4. Target shooting IS fun, I agree. Use paintballs and protective gear as your target, or shoot on a silhouette range. Blowing up cans and bottles in the back country only makes more messes.

One last thought; suicide with a gun is one thing. Picking up a gun because you are angry and want to threaten someone else is all too common, and way too easy. And yet my farrier (and friend) Jim took his life with a gun two years ago one despondent night (blew his brains out). His 8 y.o. son was the first to find him. That's just especially wrong.

Anonymous said...

PS, my mom's older brother was killed by his own rifle when she was a young girl. He had it out in the field with him, had it leaning against the tractor. It slipped and discharged into his shoulder, and he died a few days later.

My friend Larry was a near-victim of road rage in San Diego some years ago; he was driving home one night in rush-hour traffic, all 4 lanes bumper to bumper, he happened to be in the fast lane. Some yahoo behind him in a jacked up 4x started flashing lights at him to move over. Yeah right. Larry ignored him, and the guy worked himself into a frenzy. When Larry finally moved over, the guy pulled up along side him, rolled down the window, and leveled a gun at his head, screaming obscenities (I swear I'm not making this up). Larry hit the brakes and swung in behind the guy, and called 911 on his cell phone. The guy thankfully spent a year in jail for that stunt, but it could have turned out very bad for Larry.

jana said...

Amy:
I do see guns as inherently evil because they are manufactured with the intended capability of killing life (whether it be human or animal life), and not to be interesting mechanical playthings. In my mind that's evil--it adds to the balance of violence in our world on all levels. Whether it's the killing of a chicken, a pig, or a human, in my opinion it's all inherently immoral.

I know that there are situations where the use of weapons is justified for the greater good (e.g. killing an animal for food). But I feel morally compelled to oppose and prevent this whenever I can.

Anonymous said...

so many children... !!!!!!!!!!!!!!!!!!

John said...

Yes, E.--sad, isn't it? :(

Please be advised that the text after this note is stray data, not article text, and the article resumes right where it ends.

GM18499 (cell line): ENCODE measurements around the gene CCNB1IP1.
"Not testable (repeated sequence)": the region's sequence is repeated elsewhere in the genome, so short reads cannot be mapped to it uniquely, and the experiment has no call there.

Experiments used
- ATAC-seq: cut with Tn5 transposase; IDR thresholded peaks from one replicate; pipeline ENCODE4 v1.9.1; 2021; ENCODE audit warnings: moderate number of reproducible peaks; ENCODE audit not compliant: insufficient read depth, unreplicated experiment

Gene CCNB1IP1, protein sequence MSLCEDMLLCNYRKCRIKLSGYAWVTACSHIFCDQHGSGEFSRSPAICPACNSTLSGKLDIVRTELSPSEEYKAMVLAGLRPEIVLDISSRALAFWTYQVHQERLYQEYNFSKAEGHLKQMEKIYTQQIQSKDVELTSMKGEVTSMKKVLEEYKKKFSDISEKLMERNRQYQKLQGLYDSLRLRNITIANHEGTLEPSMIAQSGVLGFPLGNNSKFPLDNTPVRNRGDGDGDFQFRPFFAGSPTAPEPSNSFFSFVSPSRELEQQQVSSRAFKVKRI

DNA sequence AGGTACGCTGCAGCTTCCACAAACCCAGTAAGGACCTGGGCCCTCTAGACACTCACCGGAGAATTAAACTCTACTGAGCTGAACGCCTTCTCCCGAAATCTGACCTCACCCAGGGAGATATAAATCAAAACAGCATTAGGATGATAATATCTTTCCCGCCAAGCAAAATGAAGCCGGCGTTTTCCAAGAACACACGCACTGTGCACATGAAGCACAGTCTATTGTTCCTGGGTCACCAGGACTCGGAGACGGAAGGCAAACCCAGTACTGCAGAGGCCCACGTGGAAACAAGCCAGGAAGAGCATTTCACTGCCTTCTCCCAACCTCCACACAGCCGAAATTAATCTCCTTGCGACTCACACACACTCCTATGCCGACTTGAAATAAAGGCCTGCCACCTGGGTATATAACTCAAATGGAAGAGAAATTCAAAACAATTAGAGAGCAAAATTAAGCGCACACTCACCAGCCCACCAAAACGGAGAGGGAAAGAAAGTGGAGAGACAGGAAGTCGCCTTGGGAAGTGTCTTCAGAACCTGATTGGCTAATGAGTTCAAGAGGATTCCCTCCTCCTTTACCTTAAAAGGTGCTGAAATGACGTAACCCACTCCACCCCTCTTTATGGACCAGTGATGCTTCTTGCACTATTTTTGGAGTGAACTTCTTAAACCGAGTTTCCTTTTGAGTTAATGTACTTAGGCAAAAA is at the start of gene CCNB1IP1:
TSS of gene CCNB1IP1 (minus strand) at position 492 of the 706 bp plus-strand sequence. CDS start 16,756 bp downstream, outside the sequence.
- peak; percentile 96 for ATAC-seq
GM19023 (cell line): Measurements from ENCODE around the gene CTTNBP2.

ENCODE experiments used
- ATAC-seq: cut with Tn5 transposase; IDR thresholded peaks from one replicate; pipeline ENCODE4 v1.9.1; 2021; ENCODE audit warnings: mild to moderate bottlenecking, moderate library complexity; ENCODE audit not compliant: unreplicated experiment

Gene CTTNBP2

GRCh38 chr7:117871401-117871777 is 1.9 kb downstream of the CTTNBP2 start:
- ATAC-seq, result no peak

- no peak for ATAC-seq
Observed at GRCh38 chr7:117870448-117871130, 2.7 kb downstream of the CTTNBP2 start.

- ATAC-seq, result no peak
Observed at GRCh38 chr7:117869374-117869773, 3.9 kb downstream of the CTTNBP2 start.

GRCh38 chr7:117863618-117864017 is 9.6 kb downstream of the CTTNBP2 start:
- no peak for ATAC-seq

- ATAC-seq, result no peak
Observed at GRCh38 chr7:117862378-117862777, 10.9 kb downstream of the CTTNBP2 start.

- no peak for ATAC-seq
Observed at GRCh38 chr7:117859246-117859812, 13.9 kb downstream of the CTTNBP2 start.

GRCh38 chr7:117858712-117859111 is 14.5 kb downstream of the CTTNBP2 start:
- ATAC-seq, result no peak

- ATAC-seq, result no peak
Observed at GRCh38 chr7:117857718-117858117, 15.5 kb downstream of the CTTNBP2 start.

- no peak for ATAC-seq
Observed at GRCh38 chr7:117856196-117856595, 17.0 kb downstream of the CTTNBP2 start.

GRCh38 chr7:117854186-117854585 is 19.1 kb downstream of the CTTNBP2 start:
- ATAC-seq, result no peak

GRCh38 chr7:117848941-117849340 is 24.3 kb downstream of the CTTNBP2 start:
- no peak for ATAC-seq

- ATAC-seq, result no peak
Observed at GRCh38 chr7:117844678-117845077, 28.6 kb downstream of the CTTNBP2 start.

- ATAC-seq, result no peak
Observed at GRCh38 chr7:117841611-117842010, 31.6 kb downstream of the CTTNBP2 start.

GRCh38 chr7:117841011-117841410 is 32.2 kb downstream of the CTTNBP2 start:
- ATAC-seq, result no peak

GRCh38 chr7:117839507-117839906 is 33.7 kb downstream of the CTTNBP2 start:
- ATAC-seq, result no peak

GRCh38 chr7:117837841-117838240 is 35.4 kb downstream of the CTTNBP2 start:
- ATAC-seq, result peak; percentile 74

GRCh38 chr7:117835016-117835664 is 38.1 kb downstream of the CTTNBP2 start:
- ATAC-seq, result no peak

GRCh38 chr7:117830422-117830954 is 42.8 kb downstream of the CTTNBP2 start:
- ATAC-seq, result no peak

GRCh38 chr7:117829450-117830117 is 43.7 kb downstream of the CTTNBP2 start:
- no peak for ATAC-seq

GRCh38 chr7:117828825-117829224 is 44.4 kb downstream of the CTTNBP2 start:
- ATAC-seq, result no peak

Hunting today is ultimately about recreation. Very few people who hunt do it to support their families (Jana's taxidermist and big game hunting uncle is one exception). Every one I know who hunts could buy five times the meat by the time they pay for equipment, licenses, transportation. Hunting is entertainment (and a sick one from my perspective).

I agree with Amy that there are probably additional factors to consider in the deaths of those 1000 children each year, but the prevelance of guns is probably one of the biggest.

amelia said...

i suppose where we disagree is in the idea that taking life is inherently immoral. i disagree. i do not think taking an animal life is inherently immoral. i think it can be if the life is merely wasted or taken in vain. which is why i said i have a problem with trophy hunting. but i eat meat and i don't think i'm doing something wrong by eating meat. if i were to glut myself on it, that might be a different story.

almost any pastime could be seen as bad in some way. i don't think hunting is any different. taken to an extreme, i'm sure it is damaging. but when my brothers go out once a year and get a deer that they then eat, i don't think they're experiencing anything akin to testosterone poisoning.

i could be convinced by an environmental argument, but it's not something i have studied adequately.

however, this all seems a bit beside the point. we're not going to get rid of guns in our society. we just aren't. so the question is how do we enact effective controls. rich's suggestions make sense. but even they will not be enough. because the fact will remain that lack of education and poverty will be involved in unnecessary deaths. even in many accidental deaths, i think lack of proper training and precaution is the problem.

and that's not to mention the substantial black market in guns. my brother was offered an oozy in the hallway of our suburban california high school. and was told that they guy could get anything else. when high school students can traffic in machine guns no amount of gun control is going to fully solve the problem.

Gray said...

I would enjoy living in a world where home-made yarn generated more excitement than guns.

jana said...

I'm with Gray on this one...I don't think that guns can be forcibly elminated from our world. Rather I would like to see a ground-swell shift in culture--a disdain for weapons, a recognition of the endless cycles of violence that they produce. And, eventually a safer place for children and bunnies and knitters and people who want to walk in Los Angeles in the dark. A world where people like to grow things instead of destroying them.

A noble dream? An impossible goal? Perhaps. But it's worth trying for, IMO.